Cталинки, Хрущевки, и брежневки

I finally sorted out the Soviet apartment block styles.  If you walk around a post-Soviet city like Bishkek, it's obvious that there are different building styles and after my Russian teacher told me a little about it, I found out more online.  The series numbers I have listed are what my teacher told me, but I haven't been able to confirm them very well online.

Upscale Stalinka

Stalinkas (104 series) are (obviously) Stalin-era buildings (1927-1953).  They have high ceilings and are built in a more ornate style, but their wooden interior floors cause major problems today.  Stalinkas built for ordinary Soviets weren't very ornate though. The rooms are relatively large, especially the kitchen.  They don't have elevators, although that's not too terrible since these buildings usually aren't taller than four stories.  If I lived on the fourth floor of one, though, I might feel differently.  I also would feel differently about them if I'd had to share one with another family as was common during the Stalin era.  From what I've read, the hot-water system in these buildings wasn't very good either, although the bathrooms and water system obviously vary dramatically since they were built over 25 years.  Currently a Stalinka in good repair is considered to be the best option of these three series, but a Stalinka that hasn't been updated probably can't even handle a vacuum cleaner being plugged in.  I don't believe there are any Stalinkas in Tokmok, but there are in Bishkek.
Khrushchyovka.  I see these often in Kyrgyzstan.

Block method Khrushchyovka

Khrushchyovkas (105 series) are common in Tokmok and Bishkek.  They don't have a great reputation with cramped interiors, thin walls, and narrow passageways.  I've been in my share of these and they really are uncomfortably tight.  Whoever planned the apartments forgot that everyone had to stop at the front door and take off their shoes.  There aren't usually elevators either, but they are generally five stories or less.  The flats usually have from one to three rooms.  Khrushchev built a huge number of these buildings and they began to relieve the housing shortage in the Soviet Union.  In addition to brick buildings, they also used a block method and a panel method.  The panels in particular didn't insulate the flats very well and we often hear that the older blocks are cold in the winter.  Again, the flats have from one to three rooms, but often they didn't have their own bathroom.  I've been told that four families (usually one floor of flats) shared one bathroom.  This series isn't exactly well-regarded today in general, but living in your own apartment in one of these buildings was better than sharing a Stalinka.  One other problem with these flats is that they generally were designed to be occupied for 25-50 years.  Do that math and you'll decide too than a Khrushchyovka isn't for you.


Brezhnevkas (106 series) (1964-1982) are often described as advanced or better Khrushchevkas.  There are lots of these in Bishkek and some in Tokmok.  They generally have toilets in each apartment instead of communal toilets, I believe.  These buildings are often the traditional high-rise examples of Soviet-era apartment blocks and there generally are elevators that might work.  I've been in a nice Brezhnevka and it's not too bad.  I believe that this style of flat is more likely to open into a main hall with all the rooms going off it and there is often a second balcony which is a very nice thing.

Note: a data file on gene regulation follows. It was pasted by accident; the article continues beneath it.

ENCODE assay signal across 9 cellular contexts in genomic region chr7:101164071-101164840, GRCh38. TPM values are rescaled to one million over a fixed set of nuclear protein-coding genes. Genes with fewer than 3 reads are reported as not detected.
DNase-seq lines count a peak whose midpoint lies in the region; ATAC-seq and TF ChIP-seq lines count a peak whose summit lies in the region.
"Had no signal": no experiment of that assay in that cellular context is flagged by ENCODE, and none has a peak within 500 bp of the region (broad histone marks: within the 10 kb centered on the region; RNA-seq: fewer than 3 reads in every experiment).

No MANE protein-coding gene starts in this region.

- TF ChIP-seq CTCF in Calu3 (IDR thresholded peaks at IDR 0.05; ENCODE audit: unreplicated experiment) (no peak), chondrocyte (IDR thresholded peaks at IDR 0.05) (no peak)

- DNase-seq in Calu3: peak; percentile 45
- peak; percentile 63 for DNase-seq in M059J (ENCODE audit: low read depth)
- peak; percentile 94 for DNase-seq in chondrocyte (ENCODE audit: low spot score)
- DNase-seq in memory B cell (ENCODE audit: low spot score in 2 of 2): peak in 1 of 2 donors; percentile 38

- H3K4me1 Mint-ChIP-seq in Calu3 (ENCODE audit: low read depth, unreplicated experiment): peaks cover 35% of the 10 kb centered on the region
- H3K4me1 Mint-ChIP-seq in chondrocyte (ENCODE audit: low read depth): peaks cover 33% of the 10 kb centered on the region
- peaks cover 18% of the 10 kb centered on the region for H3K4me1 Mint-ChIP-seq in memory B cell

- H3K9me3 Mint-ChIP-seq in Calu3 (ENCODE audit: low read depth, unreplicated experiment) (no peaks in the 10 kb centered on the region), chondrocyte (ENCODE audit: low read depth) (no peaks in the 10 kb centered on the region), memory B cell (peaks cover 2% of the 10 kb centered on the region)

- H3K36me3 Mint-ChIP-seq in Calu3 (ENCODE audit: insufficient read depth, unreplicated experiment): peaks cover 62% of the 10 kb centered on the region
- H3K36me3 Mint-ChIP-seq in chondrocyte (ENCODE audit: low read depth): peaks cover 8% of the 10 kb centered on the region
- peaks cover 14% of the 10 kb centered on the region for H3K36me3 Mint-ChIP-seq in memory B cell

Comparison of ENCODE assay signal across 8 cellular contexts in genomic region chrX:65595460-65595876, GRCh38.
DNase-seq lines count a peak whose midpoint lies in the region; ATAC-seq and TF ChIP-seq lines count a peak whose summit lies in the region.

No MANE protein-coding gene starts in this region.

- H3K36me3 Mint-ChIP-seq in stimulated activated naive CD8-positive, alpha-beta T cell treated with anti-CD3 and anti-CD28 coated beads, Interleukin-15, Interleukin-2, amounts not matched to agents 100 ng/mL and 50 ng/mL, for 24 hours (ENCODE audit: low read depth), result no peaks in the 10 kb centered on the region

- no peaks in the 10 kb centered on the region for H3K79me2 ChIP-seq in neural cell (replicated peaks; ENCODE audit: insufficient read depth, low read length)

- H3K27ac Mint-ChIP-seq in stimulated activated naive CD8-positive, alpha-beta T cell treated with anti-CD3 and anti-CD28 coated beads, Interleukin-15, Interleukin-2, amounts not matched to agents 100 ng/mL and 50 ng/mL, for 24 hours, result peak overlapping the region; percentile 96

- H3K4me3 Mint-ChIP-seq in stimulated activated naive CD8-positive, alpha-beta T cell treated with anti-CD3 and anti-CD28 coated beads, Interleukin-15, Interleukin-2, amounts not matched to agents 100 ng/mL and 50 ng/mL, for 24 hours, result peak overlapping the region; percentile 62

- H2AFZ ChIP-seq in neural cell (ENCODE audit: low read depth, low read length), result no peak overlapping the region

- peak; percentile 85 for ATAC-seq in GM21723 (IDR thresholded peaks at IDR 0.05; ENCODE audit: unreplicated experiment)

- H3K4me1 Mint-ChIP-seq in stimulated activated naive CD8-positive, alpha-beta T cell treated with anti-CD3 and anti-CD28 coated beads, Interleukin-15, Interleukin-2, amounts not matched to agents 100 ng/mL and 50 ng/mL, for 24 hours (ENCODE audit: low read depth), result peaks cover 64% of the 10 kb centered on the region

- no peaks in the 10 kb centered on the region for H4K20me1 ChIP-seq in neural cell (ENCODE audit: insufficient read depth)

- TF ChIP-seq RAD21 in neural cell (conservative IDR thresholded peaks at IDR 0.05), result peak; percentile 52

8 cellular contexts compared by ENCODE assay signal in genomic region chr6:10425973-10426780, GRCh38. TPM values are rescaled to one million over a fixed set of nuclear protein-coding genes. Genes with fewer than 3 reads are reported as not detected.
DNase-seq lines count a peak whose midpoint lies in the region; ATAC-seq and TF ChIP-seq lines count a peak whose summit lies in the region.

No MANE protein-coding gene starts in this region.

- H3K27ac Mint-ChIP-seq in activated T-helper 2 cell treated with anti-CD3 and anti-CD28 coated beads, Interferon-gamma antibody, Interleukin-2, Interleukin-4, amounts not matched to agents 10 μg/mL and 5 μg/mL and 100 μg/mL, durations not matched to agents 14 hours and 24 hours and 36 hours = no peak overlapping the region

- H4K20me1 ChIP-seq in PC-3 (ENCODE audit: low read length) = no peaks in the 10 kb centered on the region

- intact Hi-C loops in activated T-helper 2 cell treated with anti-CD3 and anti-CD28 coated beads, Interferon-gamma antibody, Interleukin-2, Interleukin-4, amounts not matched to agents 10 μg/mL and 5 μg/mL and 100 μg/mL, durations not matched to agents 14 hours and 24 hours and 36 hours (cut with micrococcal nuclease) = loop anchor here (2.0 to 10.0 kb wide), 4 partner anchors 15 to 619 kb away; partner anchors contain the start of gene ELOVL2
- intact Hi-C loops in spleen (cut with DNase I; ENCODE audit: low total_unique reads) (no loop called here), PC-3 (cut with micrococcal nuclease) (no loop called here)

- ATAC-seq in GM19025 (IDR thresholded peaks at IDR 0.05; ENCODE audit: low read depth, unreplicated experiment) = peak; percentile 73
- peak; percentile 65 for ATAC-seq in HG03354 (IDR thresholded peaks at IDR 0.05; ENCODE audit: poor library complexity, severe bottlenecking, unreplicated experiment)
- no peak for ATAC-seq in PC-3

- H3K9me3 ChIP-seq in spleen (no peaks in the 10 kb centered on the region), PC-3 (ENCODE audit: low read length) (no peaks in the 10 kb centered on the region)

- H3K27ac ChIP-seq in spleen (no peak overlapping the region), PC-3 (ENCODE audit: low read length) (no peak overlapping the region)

(A lot of this info came from various websites, but this master's thesis has lots of information about the 104 and 105 series.  Wikipedia has the most detail about the three styles with lots of information and floor plans and there are other pages on the Khrushchyovkas.  Definitely worth a look.)

21 July 2011

I Can't Hear My Complaining

 When Blogger wasn't accessible for a few days, I'd been planning on posting about all the things that weren't working right in our house.  So I wrote that up and posted it elsewhere and felt a lot better the next morning.  And there really are a lot of things that are going okay here.  Here's a few:

  • Even though most of the Uzbeks in town think we're spies, our neighbors don't
  • Both the fridge and the freezer are working.  The freezer is slowly icing up, like usual, but there should be a few weeks until I have to frantically thaw it out before everything goes bad.
  • The pump is working again.  There is nothing more I need to say about that happy event.
  • Most days haven't been over 35 degrees
  • We would have been going to Khujand, Tajikistan next year if the US government had funded the Fulbright-Hayes.  I don't think this is a good one, but my children do.
  • The internet works as long as the electricity works.
  • Walnuts look very interesting inside before they dry
  • There are currently 6 liters of milk sitting in my fridge.  6!
  • After trying for six months to find someone who could come to the house daily to help me with Russian, I finally have a good Russian teacher
  • We have 4 fans
  • There are chocolate chips in the freezer and peanut butter in the fridge (hot kitchen)

17 July 2011

Lego in Bishkek